Volume too low + echo in *

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Hello,

I’m having the following problem when using a headset on XP
connected to an on-board Realtek soundcard on an AsusTek M2N68-AM Plus
motherboard:

– Using any sound recorder (Windows’, Audacity, XLite), the level is
just too low when speaking at a conversational level, even with the
microphone level pumped all the way up (line displayed totally flat in
Recorder)
http://img704.imageshack.us/img704/7981/headsetlowvolumeecho.jpg

– In addition, when making a call with XLite and Asterisk, I get a bit
of echo

– Same issues when trying with a different headset

– Enabling “Auto gain control AGC” in XLite makes no difference.

Any idea what can be done? Should I use a different soundcard?
Amplified headset? Can something be done in Asterisk about the echo?

Thank you.

2 thoughts on - Volume too low + echo in *

  • Same headset model, or different headset model?

    Most computer mic inputs these days, are designed to work with
    mics and headsets using electret microphone elements. These
    microphone elements normally have a built-in FET buffer/amplifier,
    and have a respectably high audio output level. The FET amplifier
    requires some DC power to operate; this is normally provided by
    the sound card, as a resistor-coupled DC voltage applied to the
    mic input pin inside the jack (it’s usually in the 3-9 volt range).

    Some headsets use “dynamic” (electromagnetic) microphones…
    essentially little loudspeakers operated in reverse. These do not
    require DC power from the sound card to operate, but they have a
    significantly lower audio output level. They do require
    amplification in order to drive an input designed for electret
    microphones.

    Some sound cards have mic inputs which are switchable… the
    DC power feature can be enabled or disabled, and there’s a
    “gain boost” setting which switches in a preamplifier stage
    (often around 10-20 dB) for use with a dynamic mic.

    You may be attempting to use a headset with a dynamic mic,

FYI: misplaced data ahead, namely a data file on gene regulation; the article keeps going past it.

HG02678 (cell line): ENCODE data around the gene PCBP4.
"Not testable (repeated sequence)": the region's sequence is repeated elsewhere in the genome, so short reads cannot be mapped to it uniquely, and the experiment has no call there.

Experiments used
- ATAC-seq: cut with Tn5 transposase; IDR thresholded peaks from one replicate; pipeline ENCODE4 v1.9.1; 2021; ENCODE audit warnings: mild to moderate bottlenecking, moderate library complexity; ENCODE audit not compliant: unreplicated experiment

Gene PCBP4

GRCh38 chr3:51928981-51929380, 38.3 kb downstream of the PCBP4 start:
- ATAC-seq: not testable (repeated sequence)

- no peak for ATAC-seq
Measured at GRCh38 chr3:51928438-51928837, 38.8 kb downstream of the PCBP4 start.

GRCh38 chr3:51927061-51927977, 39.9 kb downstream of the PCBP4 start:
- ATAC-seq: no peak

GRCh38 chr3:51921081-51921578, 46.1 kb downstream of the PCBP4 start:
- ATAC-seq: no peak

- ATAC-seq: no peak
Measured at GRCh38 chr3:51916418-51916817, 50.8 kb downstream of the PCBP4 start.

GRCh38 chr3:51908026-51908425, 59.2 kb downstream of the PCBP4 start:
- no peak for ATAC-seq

with a sound card whose mic input was intended only for use with
    electret mics and doesn’t have a preamplifier. If this is the
    case, switching to a headset with an electret mic and its built-in
    FET buffer-amp would probably be your easiest solution. If that’s
    what you mean when you refer to an “amplified headset”, then yes,
    that’s probably what you should do. You wouldn’t need a headset
    with a separate amplifier-box… the FET amplifier is usually
    build right into the microphone element.

    It’s also possible you have a bad PC sound interface… try
    using a different PC with the same headset(s) and see if the
    problem persists.

    You can probably buy or build a preamp for your existing headset
    (I recently built one for a similar purpose) but considering
    how inexpensive “A/V” comm/gaming headsets are these days
    it’s certainly cheaper to buy one.

    Another option would be to buy a USB-connected headset…
    these have all of the necessary gain electronics in them,
    as well as a “USB sound card” chip. There’s only one plug
    to plug in, and (once the necessary USB sound drivers are
    installed) you could be confident of having the same sound
    level and quality on any PC into which you plug it.

    How quickly after you speak, do you hear the echo? Is it
    near-instantaneous, or significantly delayed? What’s your
    outgoing voice connection (SIP, IAX, or an actual hardwired
    phone line with some sort of terminal adapter)?

    Does the caller at the far end hear an echo from what s/he
    says? Or does the echo affect only you?

  • On Tue, 07 Dec 2010 10:39:44 -0800, Dave Platt
    wrote:

    Different brand/model, but similar as they are both el cheapo,
    entry-level headsets. I tried using them on a laptop, and I get
    marginally better microphone output, even with its volume cranked all
    the way up + automatic gain control enabled.

    I guess those on-board soundcards by Realtek aren’t as good as a
    quality microphones. I’ll get a USB headset instead and see how it
    goes.

    Right after the connexion is made between the PC with the headset and
    a Siemens IP phone located on the same LAN. Both are using SIP. It’s
    light, but a bit noticeable. I’ll try again with a USB headset and see
    if it goes away.

    I noticed, something, though: While I only kept G11u on both the XLite
    and Siemens, I noticed that sound coming from the Siemens contains
    some reverb when running Asterisk (1.4.4) on an Atcom appliance
    (www.atcom.cn/IP01.html), while the reverb is gone when running
    Asterisk (1.6.2.5) on a regular PC with Ubuntu. I guess codecs sound a
    bit different depending on what hardware they’re running on.

    Thanks much for the education 🙂